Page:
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Nostalgic Madchester revival: Rolla’s show hits the mark, but leaves room for improvement

Nostalgic Madchester revival: Rolla’s show hits the mark, but leaves room for improvement

ROLLA at The Lower Third

Madchester isn’t dead.

It’s just injured.

As with any past cultural phenomenon, there are those who are nostalgic, those who were born after it and recreate it with a halo tint based on stories and footage of the glory days, and those who just never left it. 

And last night, they were all in the same room.

What was once rebellious and edgy now came off as cliché and almost like a parody.

That being said, I couldn’t fault the musicianship of any of them. James Gilmore’s vocals were on point, the records were class, and Luke McConnell was shredding the guitar with the same energy as a firehose on the loose. Overall, their sound definitely filled you with a heartwarming spirit, but there was still something that bothered me.

I’ve been processing the show for a while now and couldn’t work out exactly what it was that was missing, but I think it’s as follows.

The presence didn’t match the crowd. I understand it’s their role to take the audience from A to B, but there were some awkward moments in there. Like when Gilmore smashed a mic stand in front of a spaced-out crowd that was happily tapping away, and as such was followed by two songs of echoing feedback. Then repeatedly yelling ‘fuck you’ to the people standing at the back.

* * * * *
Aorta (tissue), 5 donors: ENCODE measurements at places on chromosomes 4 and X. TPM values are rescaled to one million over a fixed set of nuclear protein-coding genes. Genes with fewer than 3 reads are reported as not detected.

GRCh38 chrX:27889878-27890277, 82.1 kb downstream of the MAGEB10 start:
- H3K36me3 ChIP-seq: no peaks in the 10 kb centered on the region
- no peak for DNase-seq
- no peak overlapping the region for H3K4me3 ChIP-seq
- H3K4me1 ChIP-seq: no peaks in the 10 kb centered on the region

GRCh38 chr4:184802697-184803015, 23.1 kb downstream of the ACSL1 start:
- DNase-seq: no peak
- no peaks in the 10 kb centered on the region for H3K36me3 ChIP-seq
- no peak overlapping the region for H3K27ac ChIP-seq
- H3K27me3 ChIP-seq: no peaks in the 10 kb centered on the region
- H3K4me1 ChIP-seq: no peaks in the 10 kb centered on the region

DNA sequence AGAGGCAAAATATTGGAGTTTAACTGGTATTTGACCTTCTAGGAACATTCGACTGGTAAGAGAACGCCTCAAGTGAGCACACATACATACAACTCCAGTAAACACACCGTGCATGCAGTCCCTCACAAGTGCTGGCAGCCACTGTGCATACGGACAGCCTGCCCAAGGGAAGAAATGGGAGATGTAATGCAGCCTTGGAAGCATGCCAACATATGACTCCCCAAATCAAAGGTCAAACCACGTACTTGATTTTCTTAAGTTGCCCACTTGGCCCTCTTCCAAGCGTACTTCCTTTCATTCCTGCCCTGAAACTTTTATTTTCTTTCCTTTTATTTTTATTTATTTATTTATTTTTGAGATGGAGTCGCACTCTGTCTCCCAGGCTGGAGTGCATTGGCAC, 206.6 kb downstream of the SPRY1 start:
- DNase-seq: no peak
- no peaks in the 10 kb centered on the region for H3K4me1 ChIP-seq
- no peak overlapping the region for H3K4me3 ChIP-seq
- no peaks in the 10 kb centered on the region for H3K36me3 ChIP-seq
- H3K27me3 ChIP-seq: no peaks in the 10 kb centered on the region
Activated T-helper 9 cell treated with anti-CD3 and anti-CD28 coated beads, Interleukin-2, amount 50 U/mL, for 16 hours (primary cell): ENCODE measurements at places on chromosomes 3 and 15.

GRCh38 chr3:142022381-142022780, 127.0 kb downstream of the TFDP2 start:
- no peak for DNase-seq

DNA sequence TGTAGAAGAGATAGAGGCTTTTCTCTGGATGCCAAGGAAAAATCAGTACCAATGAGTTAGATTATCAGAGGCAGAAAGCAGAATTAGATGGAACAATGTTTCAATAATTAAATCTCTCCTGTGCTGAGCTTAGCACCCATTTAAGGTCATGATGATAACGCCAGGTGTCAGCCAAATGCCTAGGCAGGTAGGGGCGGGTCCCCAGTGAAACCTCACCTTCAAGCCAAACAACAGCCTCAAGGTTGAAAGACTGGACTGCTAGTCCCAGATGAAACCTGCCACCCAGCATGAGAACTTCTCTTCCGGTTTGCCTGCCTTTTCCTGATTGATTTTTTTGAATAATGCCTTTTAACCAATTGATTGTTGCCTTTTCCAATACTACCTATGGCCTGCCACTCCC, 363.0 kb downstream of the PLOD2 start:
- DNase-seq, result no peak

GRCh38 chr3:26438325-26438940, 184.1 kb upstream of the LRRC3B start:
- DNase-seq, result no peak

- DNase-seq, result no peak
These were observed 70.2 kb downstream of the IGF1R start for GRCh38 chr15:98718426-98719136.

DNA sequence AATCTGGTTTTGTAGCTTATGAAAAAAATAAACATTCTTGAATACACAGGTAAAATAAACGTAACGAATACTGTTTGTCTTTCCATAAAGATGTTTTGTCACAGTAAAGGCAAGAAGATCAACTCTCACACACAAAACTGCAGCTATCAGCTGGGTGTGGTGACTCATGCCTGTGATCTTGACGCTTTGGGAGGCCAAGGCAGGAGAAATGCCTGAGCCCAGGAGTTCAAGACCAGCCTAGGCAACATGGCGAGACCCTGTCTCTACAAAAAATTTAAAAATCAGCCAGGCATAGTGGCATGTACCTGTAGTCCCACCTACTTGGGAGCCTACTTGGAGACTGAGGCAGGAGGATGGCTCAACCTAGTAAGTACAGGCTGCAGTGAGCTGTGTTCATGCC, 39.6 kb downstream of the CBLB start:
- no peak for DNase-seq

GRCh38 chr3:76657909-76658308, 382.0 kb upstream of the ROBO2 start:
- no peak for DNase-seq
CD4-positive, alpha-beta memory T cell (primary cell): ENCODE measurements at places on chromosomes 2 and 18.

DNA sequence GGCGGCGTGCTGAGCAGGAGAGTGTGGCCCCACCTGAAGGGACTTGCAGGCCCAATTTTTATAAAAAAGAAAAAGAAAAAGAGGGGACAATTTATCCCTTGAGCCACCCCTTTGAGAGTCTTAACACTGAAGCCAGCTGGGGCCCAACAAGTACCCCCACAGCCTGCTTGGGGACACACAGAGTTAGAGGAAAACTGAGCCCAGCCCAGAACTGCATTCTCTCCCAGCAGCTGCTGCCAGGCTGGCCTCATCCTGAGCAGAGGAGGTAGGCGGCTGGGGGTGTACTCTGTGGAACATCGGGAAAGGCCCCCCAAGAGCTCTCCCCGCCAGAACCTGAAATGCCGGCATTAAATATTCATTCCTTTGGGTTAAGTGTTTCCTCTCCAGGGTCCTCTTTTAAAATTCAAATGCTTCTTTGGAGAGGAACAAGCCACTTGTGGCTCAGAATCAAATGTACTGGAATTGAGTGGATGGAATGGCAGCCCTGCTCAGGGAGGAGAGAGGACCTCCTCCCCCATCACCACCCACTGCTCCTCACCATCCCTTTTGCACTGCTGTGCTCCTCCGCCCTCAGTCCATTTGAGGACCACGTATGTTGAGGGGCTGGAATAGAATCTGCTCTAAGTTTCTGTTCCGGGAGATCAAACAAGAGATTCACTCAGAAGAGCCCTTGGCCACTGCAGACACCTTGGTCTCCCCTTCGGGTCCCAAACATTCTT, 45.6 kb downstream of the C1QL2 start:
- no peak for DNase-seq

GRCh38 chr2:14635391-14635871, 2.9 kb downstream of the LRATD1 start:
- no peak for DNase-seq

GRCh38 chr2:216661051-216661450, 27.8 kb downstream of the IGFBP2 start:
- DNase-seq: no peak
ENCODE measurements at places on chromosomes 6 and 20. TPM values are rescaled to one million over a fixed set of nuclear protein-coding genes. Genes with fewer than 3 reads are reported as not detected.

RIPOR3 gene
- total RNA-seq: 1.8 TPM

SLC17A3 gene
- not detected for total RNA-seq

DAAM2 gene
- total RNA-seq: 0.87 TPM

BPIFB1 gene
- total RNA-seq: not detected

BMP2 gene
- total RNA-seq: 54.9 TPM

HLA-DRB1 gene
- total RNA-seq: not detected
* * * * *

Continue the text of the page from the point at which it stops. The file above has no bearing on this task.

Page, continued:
And then they proceeded to play No Violence.

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Imagine your having a wholesome Christmas dinner and Grandad suddenly stands up and yeets the turkey into the garden, similar vibes.

It could very well have been a crowd that was impossible to work with; there wasn’t a huge amount of reciprocation and the levels definitely rose throughout the show.

I really don’t want to dislike Rolla. In fact, I wanted to really like them, and I’m not going to write them off. They just need to put down the How to Be a Rockstar handbook, slightly distance their identity from being so closely connected to Manchester, and take a leap into their own arena.

They’re a new band looking to make their mark, so now comes the pivotal point. Do they continue down the path that’s been carved and carved again since the late 80s, or do they pick up the courage to use their newer inspirations and form them into the unique sound that I know will be brewing within them?

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